Among the many atrocities colonialists carried out in Africa is the decapacitation of some of heroes and fighters who led the scramble for independence.
In Kenya, British Colonel Richard Meinertzhagen ordered the beheading of Koitalel Arap Samoei, the Nandi leader who had resisted their encroachment. The head has still not been returned to his family until today.
In Tanzania, the same was carried out by the Germans. The victim: a Tanganyika hero known as Mangi (Chief) Meli Kiusa bin Rindi Makindara.
Meli was the leader of the Chaga community of Tanzania. The Chaga inhabit the southern and eastern slopes of Kilimanjaro and Meru mountains.
Meli was the son of Mangi Mandara, who cooperated with the Germans. He took over his father’s chieftaincy in 1891 and continued working with the Germans until the colonialists asked for compensation. Meli refused, resulting in a revolt that saw losses on both Chaga and German sides. The revolt continued until 1893 when the Germans defeated the Chaga but kept Meli as the chief.
According to history, the Germans starved the Tanzanians, burnt down homes and farms and enforced hardship to make the people submit to German rule.
“As its last option, the Schutztruppe had to use the cooperation of hunger. Burning down villages, fields and food supplies might seem barbaric to the distant observer. This method of warfare was not just the most promising one, but also the only practical one. According to me, military actions alone will be fruitless, only hunger and hardship will be able to force people into final submission.”
Meli was accused of conspiracy to overthrow the German rule and was captured together with other Chaga leaders and executed right in front of his people at Moshi, which was the headquarters of the colonial government. Soon after the officer in charge ordered the decapitation of Meli and the transfer of his head to Germany.
It would be discovered later that the capture and execution were faulty and the officer in charge was relieved of his duties.
Over the years, the Chaga have been trying to get the head returned from Germany’s museums. One of the people at the forefront of these efforts is Mnyaka Sururu Mboro, a Tanzanian based in Germany. Coming from the same region as the slain chief, Mboro promised his grandmother that he would return the skull.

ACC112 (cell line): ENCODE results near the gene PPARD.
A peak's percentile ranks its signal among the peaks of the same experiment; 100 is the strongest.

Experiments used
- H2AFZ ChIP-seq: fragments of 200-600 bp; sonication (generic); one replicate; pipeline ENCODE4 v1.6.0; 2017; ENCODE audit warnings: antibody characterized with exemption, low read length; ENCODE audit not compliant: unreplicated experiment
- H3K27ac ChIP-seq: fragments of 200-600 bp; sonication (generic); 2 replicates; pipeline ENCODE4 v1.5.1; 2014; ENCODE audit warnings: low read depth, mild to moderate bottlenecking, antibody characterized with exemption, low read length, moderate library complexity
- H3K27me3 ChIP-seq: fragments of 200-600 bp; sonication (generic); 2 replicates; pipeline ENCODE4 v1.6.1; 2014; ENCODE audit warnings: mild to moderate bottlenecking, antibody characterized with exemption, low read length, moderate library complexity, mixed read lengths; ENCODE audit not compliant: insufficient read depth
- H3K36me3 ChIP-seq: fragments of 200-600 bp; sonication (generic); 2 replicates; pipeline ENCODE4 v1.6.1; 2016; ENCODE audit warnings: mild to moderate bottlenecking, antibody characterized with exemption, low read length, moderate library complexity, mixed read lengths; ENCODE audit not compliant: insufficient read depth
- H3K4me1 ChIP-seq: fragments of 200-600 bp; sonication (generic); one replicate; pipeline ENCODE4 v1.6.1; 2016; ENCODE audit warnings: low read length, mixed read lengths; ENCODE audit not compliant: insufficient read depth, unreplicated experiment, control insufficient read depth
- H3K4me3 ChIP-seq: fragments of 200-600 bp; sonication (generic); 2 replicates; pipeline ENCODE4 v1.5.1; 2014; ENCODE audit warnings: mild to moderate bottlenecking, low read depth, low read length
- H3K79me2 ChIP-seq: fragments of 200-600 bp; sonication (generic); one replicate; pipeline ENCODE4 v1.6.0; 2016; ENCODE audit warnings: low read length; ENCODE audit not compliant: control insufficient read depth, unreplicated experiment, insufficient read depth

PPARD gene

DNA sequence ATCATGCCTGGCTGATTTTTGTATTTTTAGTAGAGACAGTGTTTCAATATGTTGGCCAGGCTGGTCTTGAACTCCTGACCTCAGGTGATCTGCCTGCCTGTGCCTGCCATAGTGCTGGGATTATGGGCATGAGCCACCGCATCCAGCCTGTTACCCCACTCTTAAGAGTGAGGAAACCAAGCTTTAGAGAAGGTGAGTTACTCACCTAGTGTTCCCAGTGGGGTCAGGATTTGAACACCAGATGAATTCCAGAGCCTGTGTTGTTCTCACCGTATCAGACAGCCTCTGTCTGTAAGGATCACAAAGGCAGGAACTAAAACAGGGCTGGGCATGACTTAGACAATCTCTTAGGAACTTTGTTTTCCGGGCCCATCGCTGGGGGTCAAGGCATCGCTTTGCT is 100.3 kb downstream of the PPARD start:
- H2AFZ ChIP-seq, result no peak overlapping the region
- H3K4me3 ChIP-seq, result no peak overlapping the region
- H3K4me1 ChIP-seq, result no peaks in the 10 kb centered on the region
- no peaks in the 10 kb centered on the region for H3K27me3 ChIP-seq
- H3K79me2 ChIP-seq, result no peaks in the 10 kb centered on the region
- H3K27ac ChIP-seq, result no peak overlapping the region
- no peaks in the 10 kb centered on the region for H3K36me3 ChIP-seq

That was in 1977, but the quest had started in 1968 by Meli’s family and members of Old Moshi community, said Meli’s grandson, Isaria Anael Meli.
One of the things Mboro did encounter in his search was the collection of numerous skulls in the Prussian Cultural Heritage Foundation (known by its German initials SPK), gathered from different regions of Africa.
Over 200 remains came from Tanzania alone and many others came from Rwanda, Togo and Cameroon between 1884 and 1918. Most were collected as trophies and others were allegedly taken to Berlin for studies on racial classification, thanks to German anthropologist Felix von Luschan, a collector who asked people in the colonies to collect and send human remains to Berlin.
The search was even made more difficult by the fact that Lt Col Moritz Merker, the second in command, did not identify the skull of a chief in his records at the time when he sent the skulls to Berlin.
The call for the return of the head was sounded again in 2005, with Old Moshi natives asking for government intervention in bringing back the hero’s remains. Five years before this, the German Ambassador to the country had responded to letters from the Chaga, stating that his country has searched for the skull in their museums but to no avail.
As Germany is coming to terms with its colonial past, in October 2017, it started trying to establish the origins of the remains at the SPK, a year after a journalist revealed the extent of human remains in the museum.
Now 87, Meli’s grandson Isaria has taken a DNA test in Berlin to help in the search of his ancestor’s remains. He was invited by the SPK, which had identified six skulls that could be from Old Moshi and linked to the 1900s when the chief was killed.
The result of the DNA test is expected in the first half of 2019. While acknowledging the possibility of no match, Isaria hopes he would still be alive to see skull found and returned home.